By Ray Birch
NEW YORK—Even what was once a 44% capital ratio was not enough for a taxi medallion lender in this city to withstand the impact of ride sharing services—a fact Robert Familant, CEO of Progressive CU, now knows.
The $385-million Progressive merged into PenFed last week. NCUA approved the emergency merger, which became effective Jan. 1, raising an immediate complaint from the banking industry, as CUToday.info reported here.
The CEO of the last New York City taxi-medallion credit union left standing—after Montauk CU, Melrose CU and LOMTO FCU all failed due to the impact on their portfolios from Uber and Lyft—talked with CUToday.info about the decision to merge into the second-largest federal credit union in the nation.
PenFed President and CEO James Schenck, also spoke with CUToday.info about the acquisition.
In a number of earlier interviews with CUToday.info, including here, Familant had said he believed the credit union could weather the plunge in taxi medallion values, expressing his expectation medallion prices in this city would stabilize before capital at Progressive eroded to levels that would concern the CU and NCUA.
But that didn’t happen, acknowledged Familant.
“I guess it is sad, it’s melancholy, and it’s hard. But it’s the right thing to do,” he said. “Sometimes you have to step back, swallow hard and think about who is really at risk here. And when we did that we knew it was time to find a stronger partner to help us through. As strong as our capital was, it was not going to be enough, especially when you factor in all of the GAP requirements and the preparations for CECL we were making before CECL was postponed.”
Shrinking (And Shrinking) Values
At their height, New York City taxi medallions had a market cap of about $15 billion, said Familant.
“That cap is now $3 billion,” he noted. “When that kind of market cap evaporates, there are casualties and unintended consequences. And the credit unions that serviced these hard-working immigrants unfortunately became collateral damage.”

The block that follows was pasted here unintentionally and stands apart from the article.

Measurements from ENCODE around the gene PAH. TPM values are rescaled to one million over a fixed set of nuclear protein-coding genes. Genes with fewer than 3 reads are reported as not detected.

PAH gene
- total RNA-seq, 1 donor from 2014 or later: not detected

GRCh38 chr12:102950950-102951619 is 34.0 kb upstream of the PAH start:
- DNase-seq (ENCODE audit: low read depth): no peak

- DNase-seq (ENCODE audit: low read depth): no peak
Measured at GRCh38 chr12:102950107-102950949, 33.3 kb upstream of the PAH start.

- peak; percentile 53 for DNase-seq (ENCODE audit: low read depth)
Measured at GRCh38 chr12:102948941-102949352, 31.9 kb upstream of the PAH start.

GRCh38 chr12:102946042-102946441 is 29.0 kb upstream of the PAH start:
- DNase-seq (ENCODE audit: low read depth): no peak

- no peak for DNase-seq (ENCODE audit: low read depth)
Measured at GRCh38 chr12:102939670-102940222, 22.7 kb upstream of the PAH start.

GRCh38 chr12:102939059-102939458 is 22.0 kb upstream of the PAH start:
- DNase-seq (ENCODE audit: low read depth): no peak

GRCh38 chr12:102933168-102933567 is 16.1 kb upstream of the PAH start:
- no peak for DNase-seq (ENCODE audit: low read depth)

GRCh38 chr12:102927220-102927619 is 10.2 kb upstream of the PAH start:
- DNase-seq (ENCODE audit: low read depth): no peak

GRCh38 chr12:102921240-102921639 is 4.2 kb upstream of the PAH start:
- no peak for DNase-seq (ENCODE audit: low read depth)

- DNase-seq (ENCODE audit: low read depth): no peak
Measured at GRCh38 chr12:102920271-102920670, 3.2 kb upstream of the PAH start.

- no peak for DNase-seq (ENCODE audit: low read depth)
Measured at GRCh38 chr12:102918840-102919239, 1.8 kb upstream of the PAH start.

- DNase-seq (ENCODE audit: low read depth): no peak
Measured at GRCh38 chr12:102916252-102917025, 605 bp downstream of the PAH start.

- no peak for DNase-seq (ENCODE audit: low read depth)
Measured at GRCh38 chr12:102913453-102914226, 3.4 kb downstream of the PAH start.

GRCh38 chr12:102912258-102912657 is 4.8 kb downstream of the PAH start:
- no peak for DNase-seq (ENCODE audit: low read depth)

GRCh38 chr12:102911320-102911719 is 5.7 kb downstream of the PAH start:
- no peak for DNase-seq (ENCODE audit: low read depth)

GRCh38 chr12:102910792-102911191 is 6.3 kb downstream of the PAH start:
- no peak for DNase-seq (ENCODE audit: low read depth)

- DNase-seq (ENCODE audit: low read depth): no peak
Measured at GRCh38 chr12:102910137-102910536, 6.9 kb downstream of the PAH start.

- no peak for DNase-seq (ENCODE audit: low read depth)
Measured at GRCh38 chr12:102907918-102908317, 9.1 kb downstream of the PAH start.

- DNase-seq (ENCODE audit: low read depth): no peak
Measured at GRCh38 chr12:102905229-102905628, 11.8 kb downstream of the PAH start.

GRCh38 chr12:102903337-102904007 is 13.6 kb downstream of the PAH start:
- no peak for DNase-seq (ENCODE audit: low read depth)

Of all the New York taxi medallion credit unions, Familant contends Progressive was the highest capitalized and best managed.
“That’s why we were able to last as long as we did,” he said. “But at the end of the day we had to focus on how will our members be best served going forward, and that would not be by us working alone.”
Progressive had the highest capital ratio among all the New York taxi medallion CUs when problems began. At its height, capital stood at a whopping 44%. Familant said Progressive kept capital exceptionally high partially due to concentration risk, but also because the credit union was just making a lot of money.
“We made so much money and we didn’t outgrow our capital and we had a really low expense ratio,” he explained. “The participation program we had was making a lot of money for us. So, if you don’t grow too fast and you make money, your capital just naturally grows.”
The Numbers Slip
Capital at Progressive CU, while still strong through Sept. 30, 2018, slipped to 11.63% from 38.83% in 2014. During that same period, ROA fell from 1.48% to -16.64%. Progressive lost $57.3 million in 2016, $97.1 million in 2017, and $53.2 million through September of 2018, according to call report data.
A key to deciding to merge with PenFed, said Familant, is the huge, Virginia-based CU provides the necessary liquidity to give Progressive members the time they need to sort out their problems with their businesses.
“Progressive had been struggling with liquidity. Now, under PenFed, our members will have more time to address their issues and solve their problems, as the medallion market stabilizes,” said Familant. “This merger will allow many more Progressive members to succeed in what is clearly a difficult market. Just pulling out the rug from under our members only makes their problems worse.”
Others Interested in Merging
Familant said Progressive had a number of credit unions interested in a merger, primarily due to the CU’s unique “open” charter, which was one of the issues the American Bankers Association raised in criticizing the deal.
“There were those, too, who recognized the value of our membership and entrepreneurial flavor of our members,” said Familant. “PenFed currently serves hard-working people, our nation’s military, so our membership is a good fit with their membership.”
More so, what Familant liked about PenFed, is the $24-billion CU’s strength and willingness to work with Progressive’s medallion owners to solve their problems.